Blogging NYT: The Family Meal is What Counts, TV On or Off

Blogging NYT: The Family Meal is What Counts, TV On or Off

Carrie McBride
Oct 17, 2007

TV Dinners. We'd always assumed eating in front of the tv wasn't good for us (not that we let this stop us), but a new study by researchers at the University of Minnesota says that eating together as a family is what matters - whether the tv is on or not.

Eating in front of the television usually connotes junk food and mindless eating and this is especially a concern with children. Growing up, our family ate only a few meals a year in the tv room and we made an event of it - going to the grocery store together to pick out tv dinners (which we never otherwise ate) and choosing a show to watch together. According to researchers, our parents were onto something.

Recent studies reveal insights into the "power of the family meal". Children who eat with their parents simply eat healthier food. Girls in the study who ate by themselves ate less fruits and vegetables and more snacks and sodas. They also ate up to 14% more at the family table than alone which is important news for parents concerned about eating disorders. Similarly, boys ate more vegetables and more calcium-rich foods with their parents than alone.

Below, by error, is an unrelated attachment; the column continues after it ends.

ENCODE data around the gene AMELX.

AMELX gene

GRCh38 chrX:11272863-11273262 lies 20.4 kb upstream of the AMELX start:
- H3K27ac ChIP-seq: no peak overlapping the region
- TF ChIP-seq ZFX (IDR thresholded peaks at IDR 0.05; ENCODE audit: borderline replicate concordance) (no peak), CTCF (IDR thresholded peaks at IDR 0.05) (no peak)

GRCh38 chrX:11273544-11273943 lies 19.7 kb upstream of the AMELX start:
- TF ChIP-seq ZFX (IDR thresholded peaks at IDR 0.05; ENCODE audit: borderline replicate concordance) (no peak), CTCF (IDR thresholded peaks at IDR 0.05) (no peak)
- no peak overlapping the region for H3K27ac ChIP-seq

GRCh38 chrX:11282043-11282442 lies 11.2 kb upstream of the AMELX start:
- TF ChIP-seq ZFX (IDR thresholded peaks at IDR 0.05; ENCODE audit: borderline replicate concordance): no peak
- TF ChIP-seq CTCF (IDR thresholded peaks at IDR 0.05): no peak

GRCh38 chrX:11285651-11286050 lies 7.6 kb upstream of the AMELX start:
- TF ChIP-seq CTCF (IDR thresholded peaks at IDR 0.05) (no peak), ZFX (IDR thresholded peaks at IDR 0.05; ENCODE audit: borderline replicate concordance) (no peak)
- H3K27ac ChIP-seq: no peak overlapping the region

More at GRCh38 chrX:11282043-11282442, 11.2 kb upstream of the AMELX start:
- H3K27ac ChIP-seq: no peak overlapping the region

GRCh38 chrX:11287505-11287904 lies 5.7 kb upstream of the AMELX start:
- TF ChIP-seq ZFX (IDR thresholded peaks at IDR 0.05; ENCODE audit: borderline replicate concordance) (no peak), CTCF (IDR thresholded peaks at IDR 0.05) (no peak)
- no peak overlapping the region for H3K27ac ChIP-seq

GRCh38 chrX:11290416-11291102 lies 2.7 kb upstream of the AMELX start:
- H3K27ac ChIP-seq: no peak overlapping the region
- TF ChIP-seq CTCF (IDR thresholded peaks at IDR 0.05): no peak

Possible reasons for this discrepancy may be that parents put better food on the table when the family is gathered together or that parents role model better eating habits for their children. Surprisingly, the researchers found only small difference in families who ate with a tv on and those who did not. While the preference is for family talk over tv, they pointed out that television can draw sullen teens to the table.

The researchers emphasize that parents shouldn't feel overwhelmed with guilt if they can't get the family together for every meal, but that every bit helps and that family meals can be a powerful tool for healthy kids and functional families.

See the full New York Times article here.

(Image by Nola Lopez for the Times.)

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